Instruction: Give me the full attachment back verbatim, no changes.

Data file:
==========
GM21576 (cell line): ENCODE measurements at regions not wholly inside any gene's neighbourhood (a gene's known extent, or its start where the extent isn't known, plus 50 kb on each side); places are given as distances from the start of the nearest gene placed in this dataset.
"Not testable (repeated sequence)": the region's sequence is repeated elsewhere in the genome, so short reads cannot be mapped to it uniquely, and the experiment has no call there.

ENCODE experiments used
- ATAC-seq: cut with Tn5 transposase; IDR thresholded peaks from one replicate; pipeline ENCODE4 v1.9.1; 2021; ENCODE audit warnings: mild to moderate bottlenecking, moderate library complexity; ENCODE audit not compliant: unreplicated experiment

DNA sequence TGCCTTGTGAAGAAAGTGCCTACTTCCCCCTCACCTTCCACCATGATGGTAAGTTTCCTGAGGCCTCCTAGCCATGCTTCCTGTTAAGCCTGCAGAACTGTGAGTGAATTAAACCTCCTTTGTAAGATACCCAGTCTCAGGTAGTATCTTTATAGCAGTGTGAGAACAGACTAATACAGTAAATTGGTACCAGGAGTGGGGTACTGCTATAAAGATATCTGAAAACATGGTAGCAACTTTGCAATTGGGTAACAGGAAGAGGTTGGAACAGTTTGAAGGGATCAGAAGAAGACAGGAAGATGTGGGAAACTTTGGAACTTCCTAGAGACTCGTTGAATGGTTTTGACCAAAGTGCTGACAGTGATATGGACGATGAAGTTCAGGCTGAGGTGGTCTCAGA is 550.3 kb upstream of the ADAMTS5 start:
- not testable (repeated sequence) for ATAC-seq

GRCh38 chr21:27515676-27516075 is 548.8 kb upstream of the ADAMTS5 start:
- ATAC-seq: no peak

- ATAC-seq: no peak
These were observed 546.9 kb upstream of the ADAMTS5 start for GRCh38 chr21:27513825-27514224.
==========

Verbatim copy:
GM21576 (cell line): ENCODE measurements at regions not wholly inside any gene's neighbourhood (a gene's known extent, or its start where the extent isn't known, plus 50 kb on each side); places are given as distances from the start of the nearest gene placed in this dataset.
"Not testable (repeated sequence)": the region's sequence is repeated elsewhere in the genome, so short reads cannot be mapped to it uniquely, and the experiment has no call there.

ENCODE experiments used
- ATAC-seq: cut with Tn5 transposase; IDR thresholded peaks from one replicate; pipeline ENCODE4 v1.9.1; 2021; ENCODE audit warnings: mild to moderate bottlenecking, moderate library complexity; ENCODE audit not compliant: unreplicated experiment

DNA sequence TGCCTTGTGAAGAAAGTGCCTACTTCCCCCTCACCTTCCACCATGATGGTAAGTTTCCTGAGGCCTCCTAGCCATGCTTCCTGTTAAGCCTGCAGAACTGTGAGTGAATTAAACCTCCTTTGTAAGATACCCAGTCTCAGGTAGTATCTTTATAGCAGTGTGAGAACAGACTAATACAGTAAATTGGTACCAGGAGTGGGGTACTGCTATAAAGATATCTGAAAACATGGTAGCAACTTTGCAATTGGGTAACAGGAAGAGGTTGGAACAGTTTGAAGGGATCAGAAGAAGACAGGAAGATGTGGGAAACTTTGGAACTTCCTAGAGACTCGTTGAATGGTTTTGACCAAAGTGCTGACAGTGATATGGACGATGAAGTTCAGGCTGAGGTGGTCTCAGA is 550.3 kb upstream of the ADAMTS5 start:
- not testable (repeated sequence) for ATAC-seq

GRCh38 chr21:27515676-27516075 is 548.8 kb upstream of the ADAMTS5 start:
- ATAC-seq: no peak

- ATAC-seq: no peak
These were observed 546.9 kb upstream of the ADAMTS5 start for GRCh38 chr21:27513825-27514224.